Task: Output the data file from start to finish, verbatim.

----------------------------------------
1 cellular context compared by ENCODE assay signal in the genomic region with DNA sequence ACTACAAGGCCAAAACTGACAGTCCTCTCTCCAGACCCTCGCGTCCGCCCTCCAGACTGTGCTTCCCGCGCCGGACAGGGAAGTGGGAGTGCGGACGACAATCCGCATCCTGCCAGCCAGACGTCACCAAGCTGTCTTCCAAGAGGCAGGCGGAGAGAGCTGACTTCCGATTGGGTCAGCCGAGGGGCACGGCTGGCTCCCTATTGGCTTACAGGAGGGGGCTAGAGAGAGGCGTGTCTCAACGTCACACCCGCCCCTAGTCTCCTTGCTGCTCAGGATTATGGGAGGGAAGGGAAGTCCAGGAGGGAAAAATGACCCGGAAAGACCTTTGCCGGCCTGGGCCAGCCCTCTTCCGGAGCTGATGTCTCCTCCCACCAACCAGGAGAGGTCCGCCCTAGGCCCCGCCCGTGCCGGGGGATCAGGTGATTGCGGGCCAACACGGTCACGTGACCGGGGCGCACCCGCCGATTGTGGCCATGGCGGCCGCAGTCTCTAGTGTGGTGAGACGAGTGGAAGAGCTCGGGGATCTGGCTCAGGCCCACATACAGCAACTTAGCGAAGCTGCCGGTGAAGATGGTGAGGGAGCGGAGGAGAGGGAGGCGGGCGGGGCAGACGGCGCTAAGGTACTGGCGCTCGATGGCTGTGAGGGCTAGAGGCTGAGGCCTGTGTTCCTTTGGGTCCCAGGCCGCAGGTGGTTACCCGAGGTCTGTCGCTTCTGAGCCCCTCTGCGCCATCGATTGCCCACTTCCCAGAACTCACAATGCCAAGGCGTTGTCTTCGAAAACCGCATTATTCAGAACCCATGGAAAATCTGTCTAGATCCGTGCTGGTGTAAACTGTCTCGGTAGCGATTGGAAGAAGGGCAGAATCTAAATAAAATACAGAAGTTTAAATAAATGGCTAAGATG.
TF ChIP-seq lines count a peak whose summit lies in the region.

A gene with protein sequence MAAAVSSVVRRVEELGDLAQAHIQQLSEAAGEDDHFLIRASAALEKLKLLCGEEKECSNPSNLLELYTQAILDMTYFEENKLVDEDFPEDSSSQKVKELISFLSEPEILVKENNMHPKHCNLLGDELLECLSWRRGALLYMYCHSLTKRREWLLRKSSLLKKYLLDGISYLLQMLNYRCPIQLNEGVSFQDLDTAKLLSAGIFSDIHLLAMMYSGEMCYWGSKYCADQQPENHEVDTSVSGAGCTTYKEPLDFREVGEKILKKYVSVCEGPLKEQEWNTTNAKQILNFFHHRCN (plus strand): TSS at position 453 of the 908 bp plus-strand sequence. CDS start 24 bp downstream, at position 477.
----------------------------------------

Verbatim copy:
1 cellular context compared by ENCODE assay signal in the genomic region with DNA sequence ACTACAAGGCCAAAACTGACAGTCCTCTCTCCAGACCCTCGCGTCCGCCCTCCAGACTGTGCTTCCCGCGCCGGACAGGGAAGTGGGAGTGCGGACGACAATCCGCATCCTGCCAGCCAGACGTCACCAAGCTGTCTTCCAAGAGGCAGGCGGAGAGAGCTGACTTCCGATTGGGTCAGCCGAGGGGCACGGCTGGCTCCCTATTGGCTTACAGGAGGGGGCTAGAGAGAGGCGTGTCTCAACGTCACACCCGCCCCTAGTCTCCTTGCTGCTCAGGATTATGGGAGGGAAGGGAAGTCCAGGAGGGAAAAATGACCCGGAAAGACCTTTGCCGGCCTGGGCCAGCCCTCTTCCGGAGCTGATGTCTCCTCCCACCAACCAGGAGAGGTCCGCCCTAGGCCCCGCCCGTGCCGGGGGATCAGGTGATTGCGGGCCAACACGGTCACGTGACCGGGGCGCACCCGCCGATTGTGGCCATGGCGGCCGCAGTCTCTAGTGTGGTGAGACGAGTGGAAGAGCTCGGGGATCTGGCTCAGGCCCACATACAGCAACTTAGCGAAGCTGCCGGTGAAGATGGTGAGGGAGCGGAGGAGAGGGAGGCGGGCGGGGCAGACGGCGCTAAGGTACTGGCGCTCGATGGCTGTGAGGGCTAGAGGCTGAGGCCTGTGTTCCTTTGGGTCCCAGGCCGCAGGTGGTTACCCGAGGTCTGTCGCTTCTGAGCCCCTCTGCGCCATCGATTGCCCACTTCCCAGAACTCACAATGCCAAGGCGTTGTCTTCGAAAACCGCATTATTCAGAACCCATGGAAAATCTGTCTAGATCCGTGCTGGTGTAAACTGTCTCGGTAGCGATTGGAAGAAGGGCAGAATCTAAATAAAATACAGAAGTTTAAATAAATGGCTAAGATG.
TF ChIP-seq lines count a peak whose summit lies in the region.

A gene with protein sequence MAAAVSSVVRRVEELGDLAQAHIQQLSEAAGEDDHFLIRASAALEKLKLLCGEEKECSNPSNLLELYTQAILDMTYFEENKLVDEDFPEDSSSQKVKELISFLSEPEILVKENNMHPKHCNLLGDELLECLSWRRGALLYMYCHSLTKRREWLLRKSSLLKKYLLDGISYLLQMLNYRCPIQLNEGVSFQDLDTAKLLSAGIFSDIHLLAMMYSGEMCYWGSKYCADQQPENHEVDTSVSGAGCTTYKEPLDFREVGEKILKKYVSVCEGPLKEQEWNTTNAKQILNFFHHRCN (plus strand): TSS at position 453 of the 908 bp plus-strand sequence. CDS start 24 bp downstream, at position 477.